The Current

'Friendly fire' casualty fuels questions on Canada's mission in Iraq

Late Friday night, Kurdish fighters opened fire on their own allies - killing a Canadian Sgt and wounding three other Canadian soldiers. Amidst the grief for a fallen Canadian soldier, there are other questions about the wider, complex coalition fight against ISIS and whether the role of Canadian troops is as initially described.
Pallbearers from the Canadian Special Operations Regiment (CSOR) carry the casket of their fallen comrade, Sgt. Andrew Joseph Doiron, during the ramp ceremony at the Erbil International Airport in Iraq on Sunday. (DND)
Sgt. Andrew Joseph Doiron, based at Garrison Petawawa, was killed in a friendly fire incident in Iraq on March 6, 2015, according to the Canadian Forces.

The news broke, Saturday, of the first Canadian Forces death in the coalition battle against ISIS in Iraq. He was thirty-one-year-old Sergeant Andrew Joseph Doiron of Moncton, New Brunswick.

'He was always very true to himself no matter what the circumstances were.'- Stephanie Learmout, high school friend of Sergeant Doiron

Doiron was part of a special forces team, stationed in northern Iraq, to help train Kurdish and Iraqi forces.Canadian officials say Sergeant Doiron's death was caused by what they call friendly fire from Canada's Kurdish Peshmerga allies.

The commander of the Peshmerga forces told Kurdish media that his fighters thought the Canadians were ISIS militants when they approached a check point, because they spoke in Arabic when they were asked to identify themselves.

But Canada's Defence Minister Jason Kenney says that's not what Canadian Forces officials told him.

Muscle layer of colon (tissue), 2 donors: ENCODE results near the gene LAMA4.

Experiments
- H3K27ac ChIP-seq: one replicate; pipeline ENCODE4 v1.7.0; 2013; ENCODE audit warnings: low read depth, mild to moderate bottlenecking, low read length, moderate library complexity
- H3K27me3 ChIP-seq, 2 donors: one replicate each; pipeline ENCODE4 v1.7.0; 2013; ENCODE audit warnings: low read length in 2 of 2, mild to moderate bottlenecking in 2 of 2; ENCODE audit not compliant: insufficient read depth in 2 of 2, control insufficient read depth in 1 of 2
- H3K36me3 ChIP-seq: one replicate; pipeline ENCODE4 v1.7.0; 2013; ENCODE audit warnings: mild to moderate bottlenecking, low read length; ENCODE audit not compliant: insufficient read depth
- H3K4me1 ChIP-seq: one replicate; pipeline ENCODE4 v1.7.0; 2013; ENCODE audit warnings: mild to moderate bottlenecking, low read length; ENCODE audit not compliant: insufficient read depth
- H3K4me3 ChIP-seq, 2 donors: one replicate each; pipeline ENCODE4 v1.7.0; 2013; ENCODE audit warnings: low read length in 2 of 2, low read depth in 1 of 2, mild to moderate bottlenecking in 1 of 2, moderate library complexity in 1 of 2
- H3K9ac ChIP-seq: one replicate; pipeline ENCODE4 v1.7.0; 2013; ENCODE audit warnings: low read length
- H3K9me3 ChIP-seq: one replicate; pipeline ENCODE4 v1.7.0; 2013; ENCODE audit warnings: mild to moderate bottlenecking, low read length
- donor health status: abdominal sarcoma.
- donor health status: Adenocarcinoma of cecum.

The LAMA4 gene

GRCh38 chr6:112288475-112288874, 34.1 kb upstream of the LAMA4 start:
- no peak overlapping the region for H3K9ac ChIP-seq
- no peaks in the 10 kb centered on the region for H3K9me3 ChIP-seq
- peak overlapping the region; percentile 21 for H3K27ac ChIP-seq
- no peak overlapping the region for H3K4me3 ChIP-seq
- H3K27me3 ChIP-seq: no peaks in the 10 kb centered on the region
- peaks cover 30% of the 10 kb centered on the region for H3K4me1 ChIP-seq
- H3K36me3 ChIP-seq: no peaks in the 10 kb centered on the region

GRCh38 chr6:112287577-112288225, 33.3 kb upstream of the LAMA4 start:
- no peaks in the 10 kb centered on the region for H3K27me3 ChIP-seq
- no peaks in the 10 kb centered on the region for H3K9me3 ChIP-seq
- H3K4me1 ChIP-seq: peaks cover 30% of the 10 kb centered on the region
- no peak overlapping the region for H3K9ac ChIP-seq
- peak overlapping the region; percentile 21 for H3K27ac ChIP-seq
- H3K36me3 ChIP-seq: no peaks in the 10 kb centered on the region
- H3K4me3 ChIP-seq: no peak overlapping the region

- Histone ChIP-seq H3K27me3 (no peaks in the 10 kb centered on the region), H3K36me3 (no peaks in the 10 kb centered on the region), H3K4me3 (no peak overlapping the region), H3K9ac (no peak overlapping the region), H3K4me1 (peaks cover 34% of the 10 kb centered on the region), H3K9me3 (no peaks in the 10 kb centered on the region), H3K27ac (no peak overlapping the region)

Jason Kenney reacts to Canadian soldier killed in Iraq

7 years ago
Duration 9:37
Minister of national defence says Kurdish accounts of the death of Sgt. Andrew Joseph Doiron do not correspond to reports received from Canadian forces in Iraq

"Our understanding is that theyd' been given permission to proceed towards the operation post around 11 o'clock, while it was dark at night, on Friday. One of the Kurdish militia men began firing at the four Canadian soldiers and then others joined." - Defence Minister Jason Kenney

The Official Opposition says the incident raises questions about the nature of Canada's mission in Iraq.

Paul Dewar is the NDP's foreign affairs critic in Ottawa. 

For their thoughts on the death of Sgt. Andrew Doiron and what, if anything, it tells us about Canada's mission in Iraq, we were joined by two people.

Ferry de Kerckhove is the Executive Vice President of the Conference of Defence Associations Institute and he joined us from Ottawa.

Patrick Graham is a freelance writer who covered the war in Iraq and its aftermath and continues to travel into the region. We reached him just outside Toronto. 

This segment was produced by The Current's Idella Sturino and Marc Apollonio. 


♦ Andrew Doiron's death in Iraq sparks dispute over what happened - CBC News

♦ Paul Calandra apologizes for non-answers as sources pin blame on PMO - CBC News

♦ NDP MP Jack Harris: Government Misled Canadians 'All Along The Way' About Iraq Mission - Huffington Post